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My experience as a Master in the Royal Military Academy, where the Gentlemen Cadets are entitled to be considered as highly advanced and intelligent pupils, has induced me to adopt a peculiar method for impressing grammatical difficulties on their memory. This plan, which is likewise resorted to by many efficient teachers of the French language, has invariably answered my purpose.

I think it will be found useful, wherever the manifold preparations for an examination do not leave sufficient leisure for a regular and lengthened course of grammar, or whenever it becomes necessary to revise rapidly the different rules and idioms.

This simple plan consists in dictating, at every attendance, a certain number of grammatical and idiomatic questions. The students have to write out the answers, with the help of any good Grammar and Dictionary. An opportunity is thus afforded the Professor for correcting the wrong ideas of his pupils, and giving pointed and telling explanations.

Some masters put these questions in English. I generally prefer to give them in French, a system which offers the double advantage of forcing the student to write from dictation and accustoming him to search for the accurate meaning of each sentence, instead of doing mere guess-work, as is but too often the case in ordinary translations.

Several collections have lately been published, containing questions put at random by different Exami

I thought it more logical to edit a whole set,


arranged in a strictly grammatical order. Thus, I modestly offer my fellow-teachers the materials which I found useful in my own practice, and trust this small work will also prove a valuable help in self-tuition and general repetition. I merely dwelt on the principal difficulties, by which I was struck in my own course of teaching, without in the least pretending to complete the subject; for I am fully aware that it would be quite impossible to exhaust the rich mine of French idioms.

For the exclusive use of Gentlemen Cadets and Officers, I have added a short compilation of sentences containing military expressions and sundry details, some of which were borrowed from the “Artillerist's Manual." I am fuily aware that a colloquial acquaintance with the French language is of paramount interest, and that the teacher must particularly aim at enabling his pupils to read a French book with ease, and to express themselves with accuracy, as well in speaking as in writing. To this end, I publish the collection of grammatical and idiomatic questions, and the general student may stop there. But, for a special profession, a knowledge of the most usual technical terms is absolutely indispensable. Without it, the young officer can derive no real and lasting advantage from the perusal of the remarkable military works which are brought out abroad. I sincerely wish that the few pages which complete the present volume may prove useful in this respect.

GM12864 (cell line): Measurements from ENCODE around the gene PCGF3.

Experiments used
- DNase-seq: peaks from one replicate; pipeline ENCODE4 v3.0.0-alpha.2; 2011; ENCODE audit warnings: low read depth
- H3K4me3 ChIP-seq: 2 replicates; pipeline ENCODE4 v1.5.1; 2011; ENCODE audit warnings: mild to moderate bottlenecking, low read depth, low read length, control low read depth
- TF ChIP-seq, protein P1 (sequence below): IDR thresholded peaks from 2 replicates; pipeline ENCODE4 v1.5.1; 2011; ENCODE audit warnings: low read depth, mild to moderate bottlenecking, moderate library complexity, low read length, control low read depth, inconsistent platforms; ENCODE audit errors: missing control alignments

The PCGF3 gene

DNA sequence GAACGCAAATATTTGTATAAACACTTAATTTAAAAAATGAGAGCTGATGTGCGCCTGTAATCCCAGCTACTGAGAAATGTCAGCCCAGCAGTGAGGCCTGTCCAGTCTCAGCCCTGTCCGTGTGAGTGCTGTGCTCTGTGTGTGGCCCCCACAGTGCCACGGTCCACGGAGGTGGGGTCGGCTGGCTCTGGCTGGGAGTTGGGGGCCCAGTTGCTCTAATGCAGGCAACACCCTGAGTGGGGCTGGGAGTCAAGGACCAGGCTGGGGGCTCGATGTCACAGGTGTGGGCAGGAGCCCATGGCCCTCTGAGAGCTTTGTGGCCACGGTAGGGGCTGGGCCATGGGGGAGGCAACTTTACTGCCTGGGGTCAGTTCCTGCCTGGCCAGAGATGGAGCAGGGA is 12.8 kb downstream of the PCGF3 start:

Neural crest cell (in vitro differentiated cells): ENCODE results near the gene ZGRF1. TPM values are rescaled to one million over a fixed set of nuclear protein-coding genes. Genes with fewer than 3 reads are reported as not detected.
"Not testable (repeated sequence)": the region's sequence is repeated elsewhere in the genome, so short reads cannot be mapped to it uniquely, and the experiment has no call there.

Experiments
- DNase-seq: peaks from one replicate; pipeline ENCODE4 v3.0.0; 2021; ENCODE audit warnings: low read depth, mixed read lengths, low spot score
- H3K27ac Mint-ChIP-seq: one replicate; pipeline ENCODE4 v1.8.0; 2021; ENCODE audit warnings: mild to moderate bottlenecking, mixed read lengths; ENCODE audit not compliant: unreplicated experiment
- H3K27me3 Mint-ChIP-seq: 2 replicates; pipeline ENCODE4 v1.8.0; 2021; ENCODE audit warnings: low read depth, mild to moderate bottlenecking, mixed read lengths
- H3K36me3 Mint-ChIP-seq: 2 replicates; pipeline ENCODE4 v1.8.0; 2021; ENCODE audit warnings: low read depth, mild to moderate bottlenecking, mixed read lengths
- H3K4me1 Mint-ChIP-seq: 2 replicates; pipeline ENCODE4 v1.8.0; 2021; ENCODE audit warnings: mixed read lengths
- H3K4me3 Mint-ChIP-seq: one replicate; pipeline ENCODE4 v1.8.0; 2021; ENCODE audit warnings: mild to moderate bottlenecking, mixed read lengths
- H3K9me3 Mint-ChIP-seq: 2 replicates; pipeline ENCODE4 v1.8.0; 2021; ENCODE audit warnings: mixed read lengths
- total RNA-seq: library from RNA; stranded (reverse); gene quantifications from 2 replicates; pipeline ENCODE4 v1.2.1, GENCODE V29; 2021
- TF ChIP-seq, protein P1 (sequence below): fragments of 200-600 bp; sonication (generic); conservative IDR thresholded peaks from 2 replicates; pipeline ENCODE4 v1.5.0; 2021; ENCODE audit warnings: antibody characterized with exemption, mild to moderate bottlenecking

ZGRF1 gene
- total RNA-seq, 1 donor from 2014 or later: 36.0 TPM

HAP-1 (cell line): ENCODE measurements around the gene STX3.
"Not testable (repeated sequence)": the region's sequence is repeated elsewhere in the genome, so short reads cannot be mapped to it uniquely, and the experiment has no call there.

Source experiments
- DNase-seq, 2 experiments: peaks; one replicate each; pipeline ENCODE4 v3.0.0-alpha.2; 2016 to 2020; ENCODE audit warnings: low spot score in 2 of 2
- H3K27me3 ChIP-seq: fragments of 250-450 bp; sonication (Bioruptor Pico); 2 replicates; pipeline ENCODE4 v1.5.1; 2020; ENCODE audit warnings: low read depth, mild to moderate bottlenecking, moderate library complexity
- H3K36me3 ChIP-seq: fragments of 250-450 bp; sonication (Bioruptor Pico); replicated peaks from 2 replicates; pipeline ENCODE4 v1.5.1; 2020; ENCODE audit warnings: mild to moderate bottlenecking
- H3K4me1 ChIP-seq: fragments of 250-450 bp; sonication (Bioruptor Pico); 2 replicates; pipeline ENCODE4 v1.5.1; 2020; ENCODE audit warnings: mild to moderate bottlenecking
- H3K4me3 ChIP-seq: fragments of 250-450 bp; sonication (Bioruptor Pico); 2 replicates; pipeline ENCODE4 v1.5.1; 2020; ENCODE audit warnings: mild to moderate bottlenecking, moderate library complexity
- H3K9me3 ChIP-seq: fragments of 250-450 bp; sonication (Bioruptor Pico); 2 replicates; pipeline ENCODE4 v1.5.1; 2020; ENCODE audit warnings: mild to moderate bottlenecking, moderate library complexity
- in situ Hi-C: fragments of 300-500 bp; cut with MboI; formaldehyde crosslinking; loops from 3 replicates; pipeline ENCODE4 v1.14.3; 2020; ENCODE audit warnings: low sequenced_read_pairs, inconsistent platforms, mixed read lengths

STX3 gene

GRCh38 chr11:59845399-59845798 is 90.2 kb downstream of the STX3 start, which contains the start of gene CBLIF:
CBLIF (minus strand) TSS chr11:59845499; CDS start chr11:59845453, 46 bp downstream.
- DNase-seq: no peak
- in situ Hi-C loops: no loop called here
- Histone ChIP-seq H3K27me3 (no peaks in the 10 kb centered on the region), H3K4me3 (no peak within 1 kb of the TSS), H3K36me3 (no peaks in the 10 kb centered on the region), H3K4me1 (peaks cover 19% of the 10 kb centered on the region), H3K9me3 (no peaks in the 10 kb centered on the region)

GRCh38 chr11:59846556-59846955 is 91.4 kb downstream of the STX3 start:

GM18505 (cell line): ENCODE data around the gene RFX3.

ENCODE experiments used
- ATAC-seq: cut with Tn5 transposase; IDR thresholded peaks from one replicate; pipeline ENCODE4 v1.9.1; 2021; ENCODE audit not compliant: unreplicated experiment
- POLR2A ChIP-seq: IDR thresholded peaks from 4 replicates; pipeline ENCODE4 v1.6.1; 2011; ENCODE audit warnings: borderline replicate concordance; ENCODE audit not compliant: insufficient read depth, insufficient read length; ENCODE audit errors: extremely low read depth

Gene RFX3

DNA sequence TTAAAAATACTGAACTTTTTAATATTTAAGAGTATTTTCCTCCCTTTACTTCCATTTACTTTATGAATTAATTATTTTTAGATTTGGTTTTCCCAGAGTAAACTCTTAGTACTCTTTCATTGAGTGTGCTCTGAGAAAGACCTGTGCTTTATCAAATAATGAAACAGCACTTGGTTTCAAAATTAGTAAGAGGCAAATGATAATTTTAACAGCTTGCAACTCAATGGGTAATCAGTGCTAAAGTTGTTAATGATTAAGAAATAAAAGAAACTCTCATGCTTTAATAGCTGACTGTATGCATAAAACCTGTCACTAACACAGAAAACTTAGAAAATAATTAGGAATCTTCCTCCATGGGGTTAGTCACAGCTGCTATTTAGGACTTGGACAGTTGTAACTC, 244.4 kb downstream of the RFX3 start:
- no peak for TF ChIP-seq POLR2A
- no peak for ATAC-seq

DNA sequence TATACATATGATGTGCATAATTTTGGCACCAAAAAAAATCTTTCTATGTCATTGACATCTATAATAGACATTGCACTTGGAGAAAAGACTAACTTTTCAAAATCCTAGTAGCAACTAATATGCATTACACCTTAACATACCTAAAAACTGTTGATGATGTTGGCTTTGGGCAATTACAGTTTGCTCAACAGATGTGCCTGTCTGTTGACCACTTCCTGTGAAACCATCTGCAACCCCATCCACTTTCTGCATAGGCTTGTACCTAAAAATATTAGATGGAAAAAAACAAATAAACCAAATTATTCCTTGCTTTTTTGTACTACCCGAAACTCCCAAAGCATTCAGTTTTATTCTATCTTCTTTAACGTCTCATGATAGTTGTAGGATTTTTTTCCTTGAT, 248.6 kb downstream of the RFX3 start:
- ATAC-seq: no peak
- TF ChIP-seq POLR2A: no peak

OLD CHARLTON, February, 1865.


The Questionnaire français has met with a success which the author did not dare to expect. Not only has the first edition been sold with a most gratifying regularity, but many of the most distinguished Professors of French in England have marked their approval of the work in terms too flattering for reproduction. To evince his gratitude, the author has improved and enlarged the second edition, to the best of his ability. The French language is so rich in idiomatic expressions, that he was able without the least difficulty to double the number of his questions; he hopes that but few of paramount importance have now escaped his notice.

Many students, teachers and officers having pointed out that it is impossible for them to find the accurate translation of the military expressions contained in the book, the author thought it advisable to give these special sentences both in French and in English. He trusts military students will study with profit this part of his unpretending work.

Finally, yielding to suggestions and entreaties coming from Professors and Examiners of such high standing that it would be unwise to disregard them, the author has begun to prepare a "Handbook of French idiomatic and grammatical difficulties.” Without being intended for a "Key" to the Questionnaire a plan which would simply be mischievous this Manual will give in a condensed form, and in nearly the same order, explanatory answers to the principal questions contained in this volume. This new work will be arranged in such a way that, although the explanations will be connected in a logical sequence, any student or reader may be able to find at once the solution of a difficulty. It will thus be, – at least in the author's intention -- better and higher than a mere "Key": it will be a regular "Dictionary of Difficulties”.


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